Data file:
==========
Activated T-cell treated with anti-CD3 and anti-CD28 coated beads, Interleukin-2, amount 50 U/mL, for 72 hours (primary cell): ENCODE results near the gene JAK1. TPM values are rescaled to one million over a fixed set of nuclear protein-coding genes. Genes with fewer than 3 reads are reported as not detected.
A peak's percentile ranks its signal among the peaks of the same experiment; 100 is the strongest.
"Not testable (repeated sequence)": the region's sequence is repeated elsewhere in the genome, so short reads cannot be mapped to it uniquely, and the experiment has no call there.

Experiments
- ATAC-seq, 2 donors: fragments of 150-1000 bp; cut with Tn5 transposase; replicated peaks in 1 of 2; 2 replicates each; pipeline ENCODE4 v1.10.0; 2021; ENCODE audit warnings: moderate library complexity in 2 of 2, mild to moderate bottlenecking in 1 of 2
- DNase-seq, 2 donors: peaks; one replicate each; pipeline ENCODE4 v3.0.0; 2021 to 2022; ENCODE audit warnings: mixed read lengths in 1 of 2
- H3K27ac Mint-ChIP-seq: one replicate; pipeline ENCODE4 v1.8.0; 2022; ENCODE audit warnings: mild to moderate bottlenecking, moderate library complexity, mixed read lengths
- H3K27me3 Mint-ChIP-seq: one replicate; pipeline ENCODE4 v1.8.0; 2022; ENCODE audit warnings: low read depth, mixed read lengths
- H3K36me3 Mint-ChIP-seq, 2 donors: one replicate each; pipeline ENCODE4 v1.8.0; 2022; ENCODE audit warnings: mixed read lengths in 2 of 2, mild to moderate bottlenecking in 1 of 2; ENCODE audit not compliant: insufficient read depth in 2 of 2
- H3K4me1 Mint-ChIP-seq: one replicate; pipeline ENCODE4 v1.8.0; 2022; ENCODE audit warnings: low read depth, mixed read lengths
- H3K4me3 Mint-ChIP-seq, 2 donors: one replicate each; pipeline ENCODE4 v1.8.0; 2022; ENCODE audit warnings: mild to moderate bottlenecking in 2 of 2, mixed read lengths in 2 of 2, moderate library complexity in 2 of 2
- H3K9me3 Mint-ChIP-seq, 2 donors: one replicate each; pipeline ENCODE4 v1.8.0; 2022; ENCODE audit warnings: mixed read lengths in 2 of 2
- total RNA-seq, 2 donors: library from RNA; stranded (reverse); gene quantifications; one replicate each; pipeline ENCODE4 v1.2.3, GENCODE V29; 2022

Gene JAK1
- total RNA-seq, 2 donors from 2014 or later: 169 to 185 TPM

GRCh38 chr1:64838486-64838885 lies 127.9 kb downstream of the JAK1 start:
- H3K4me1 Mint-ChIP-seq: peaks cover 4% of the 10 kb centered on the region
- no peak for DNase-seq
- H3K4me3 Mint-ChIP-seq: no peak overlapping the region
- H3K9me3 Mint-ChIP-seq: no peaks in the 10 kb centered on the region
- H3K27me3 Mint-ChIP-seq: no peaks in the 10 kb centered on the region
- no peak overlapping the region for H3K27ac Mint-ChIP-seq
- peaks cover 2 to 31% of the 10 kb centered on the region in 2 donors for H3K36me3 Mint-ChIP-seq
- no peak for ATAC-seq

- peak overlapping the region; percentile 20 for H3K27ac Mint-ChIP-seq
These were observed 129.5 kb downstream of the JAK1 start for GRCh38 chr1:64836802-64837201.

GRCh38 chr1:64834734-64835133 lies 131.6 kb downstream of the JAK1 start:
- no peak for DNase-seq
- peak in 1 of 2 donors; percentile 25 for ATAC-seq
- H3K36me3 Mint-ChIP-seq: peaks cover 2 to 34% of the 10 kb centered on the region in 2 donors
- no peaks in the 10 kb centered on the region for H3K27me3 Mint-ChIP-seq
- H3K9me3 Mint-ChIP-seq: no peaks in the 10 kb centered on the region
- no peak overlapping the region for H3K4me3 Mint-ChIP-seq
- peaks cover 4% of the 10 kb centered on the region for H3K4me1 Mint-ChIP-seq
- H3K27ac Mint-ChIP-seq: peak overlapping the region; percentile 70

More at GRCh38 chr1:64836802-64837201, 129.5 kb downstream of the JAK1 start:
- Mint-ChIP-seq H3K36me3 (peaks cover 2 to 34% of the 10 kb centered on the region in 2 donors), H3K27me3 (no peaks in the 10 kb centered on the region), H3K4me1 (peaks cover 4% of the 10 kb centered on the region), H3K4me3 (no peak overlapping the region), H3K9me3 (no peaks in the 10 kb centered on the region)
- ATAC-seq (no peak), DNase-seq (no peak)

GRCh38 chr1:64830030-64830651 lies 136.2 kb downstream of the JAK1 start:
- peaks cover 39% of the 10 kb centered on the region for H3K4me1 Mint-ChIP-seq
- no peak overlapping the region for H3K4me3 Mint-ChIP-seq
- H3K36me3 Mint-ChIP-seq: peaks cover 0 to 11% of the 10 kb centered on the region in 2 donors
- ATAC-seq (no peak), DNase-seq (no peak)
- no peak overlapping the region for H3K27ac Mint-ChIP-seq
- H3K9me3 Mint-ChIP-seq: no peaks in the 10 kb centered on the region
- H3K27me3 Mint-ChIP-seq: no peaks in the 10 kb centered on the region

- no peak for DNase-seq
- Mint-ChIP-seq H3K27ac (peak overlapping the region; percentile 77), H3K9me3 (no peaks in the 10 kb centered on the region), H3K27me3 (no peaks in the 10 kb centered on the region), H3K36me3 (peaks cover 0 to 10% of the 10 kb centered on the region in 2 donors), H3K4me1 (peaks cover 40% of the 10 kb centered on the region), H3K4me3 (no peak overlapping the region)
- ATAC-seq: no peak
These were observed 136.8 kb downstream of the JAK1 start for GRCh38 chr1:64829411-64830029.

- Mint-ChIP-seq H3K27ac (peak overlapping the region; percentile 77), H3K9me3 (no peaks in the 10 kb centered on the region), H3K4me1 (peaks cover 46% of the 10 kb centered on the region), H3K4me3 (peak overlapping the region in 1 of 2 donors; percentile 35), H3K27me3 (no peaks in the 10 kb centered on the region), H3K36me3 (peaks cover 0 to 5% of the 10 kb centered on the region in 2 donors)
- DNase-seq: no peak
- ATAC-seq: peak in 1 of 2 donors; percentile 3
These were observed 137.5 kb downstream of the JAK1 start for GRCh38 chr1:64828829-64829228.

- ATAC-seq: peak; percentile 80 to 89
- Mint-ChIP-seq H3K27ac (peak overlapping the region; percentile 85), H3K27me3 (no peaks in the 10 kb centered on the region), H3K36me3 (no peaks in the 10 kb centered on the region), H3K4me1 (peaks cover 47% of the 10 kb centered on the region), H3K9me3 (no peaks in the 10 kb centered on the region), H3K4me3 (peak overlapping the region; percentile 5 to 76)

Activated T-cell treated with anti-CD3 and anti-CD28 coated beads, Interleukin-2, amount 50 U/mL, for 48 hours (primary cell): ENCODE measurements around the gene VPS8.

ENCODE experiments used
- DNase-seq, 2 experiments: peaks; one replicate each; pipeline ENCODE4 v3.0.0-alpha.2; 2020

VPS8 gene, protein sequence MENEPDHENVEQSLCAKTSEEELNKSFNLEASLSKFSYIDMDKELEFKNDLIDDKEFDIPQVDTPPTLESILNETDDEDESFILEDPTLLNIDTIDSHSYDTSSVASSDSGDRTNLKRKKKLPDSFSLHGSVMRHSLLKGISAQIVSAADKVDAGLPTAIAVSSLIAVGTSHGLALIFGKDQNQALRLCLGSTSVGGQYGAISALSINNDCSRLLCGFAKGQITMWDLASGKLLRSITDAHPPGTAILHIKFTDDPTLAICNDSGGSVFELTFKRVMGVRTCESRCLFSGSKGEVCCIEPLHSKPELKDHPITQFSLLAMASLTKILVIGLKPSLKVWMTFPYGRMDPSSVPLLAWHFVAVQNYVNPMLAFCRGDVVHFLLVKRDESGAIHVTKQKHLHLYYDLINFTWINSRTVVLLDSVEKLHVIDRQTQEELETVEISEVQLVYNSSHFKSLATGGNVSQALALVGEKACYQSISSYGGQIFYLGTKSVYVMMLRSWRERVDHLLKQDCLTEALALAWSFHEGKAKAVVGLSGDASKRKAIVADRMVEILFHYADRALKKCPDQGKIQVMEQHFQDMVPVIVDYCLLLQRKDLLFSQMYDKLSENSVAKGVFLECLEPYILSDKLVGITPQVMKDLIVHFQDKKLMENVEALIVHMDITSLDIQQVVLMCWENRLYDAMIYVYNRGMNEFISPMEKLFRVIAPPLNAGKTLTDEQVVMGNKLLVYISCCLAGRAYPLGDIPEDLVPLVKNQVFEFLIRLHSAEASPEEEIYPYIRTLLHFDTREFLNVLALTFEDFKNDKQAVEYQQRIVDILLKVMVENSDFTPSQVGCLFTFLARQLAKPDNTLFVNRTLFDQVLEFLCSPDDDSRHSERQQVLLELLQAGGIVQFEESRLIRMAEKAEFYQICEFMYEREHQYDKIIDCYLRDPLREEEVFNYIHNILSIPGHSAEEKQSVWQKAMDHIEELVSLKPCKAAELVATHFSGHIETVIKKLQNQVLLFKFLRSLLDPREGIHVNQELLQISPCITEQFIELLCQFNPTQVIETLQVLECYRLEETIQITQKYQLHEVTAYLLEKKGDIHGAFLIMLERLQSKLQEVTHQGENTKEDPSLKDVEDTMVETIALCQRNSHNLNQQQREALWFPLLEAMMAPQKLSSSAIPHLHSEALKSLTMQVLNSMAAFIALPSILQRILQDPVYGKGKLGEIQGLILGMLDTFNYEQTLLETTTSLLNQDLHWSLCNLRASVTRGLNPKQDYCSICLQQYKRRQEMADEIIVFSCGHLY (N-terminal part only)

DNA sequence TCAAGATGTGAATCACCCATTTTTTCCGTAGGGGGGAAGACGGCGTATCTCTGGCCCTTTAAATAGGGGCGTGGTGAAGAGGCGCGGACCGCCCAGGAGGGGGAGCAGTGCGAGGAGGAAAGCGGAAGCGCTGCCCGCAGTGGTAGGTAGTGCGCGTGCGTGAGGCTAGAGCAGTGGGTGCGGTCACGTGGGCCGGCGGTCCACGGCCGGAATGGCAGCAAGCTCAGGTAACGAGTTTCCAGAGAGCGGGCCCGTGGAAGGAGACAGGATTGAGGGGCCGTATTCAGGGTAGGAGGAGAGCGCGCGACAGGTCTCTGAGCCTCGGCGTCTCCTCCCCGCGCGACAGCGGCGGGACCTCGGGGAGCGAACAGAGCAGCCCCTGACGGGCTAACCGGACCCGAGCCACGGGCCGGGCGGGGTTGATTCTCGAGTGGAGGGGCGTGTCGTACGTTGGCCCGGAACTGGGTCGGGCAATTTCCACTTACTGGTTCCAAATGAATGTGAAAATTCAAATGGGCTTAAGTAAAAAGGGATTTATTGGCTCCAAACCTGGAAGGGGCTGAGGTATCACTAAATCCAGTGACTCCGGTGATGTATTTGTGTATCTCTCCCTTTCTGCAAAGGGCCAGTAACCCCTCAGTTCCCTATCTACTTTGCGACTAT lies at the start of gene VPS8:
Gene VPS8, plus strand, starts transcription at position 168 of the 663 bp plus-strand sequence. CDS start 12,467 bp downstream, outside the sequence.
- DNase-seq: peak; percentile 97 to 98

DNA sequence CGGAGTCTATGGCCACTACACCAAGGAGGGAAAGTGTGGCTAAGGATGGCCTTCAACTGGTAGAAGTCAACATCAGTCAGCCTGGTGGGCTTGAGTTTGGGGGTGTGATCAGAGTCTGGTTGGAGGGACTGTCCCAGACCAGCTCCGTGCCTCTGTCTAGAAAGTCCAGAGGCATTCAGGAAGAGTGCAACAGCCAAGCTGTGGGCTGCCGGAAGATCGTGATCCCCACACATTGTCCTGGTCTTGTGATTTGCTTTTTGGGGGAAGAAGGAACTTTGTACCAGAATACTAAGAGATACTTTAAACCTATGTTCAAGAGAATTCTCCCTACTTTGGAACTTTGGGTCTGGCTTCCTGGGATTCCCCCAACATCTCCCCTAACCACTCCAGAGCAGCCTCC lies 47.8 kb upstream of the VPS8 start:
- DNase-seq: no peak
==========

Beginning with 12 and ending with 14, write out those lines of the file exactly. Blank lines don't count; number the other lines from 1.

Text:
- H3K9me3 Mint-ChIP-seq, 2 donors: one replicate each; pipeline ENCODE4 v1.8.0; 2022; ENCODE audit warnings: mixed read lengths in 2 of 2
- total RNA-seq, 2 donors: library from RNA; stranded (reverse); gene quantifications; one replicate each; pipeline ENCODE4 v1.2.3, GENCODE V29; 2022

Gene JAK1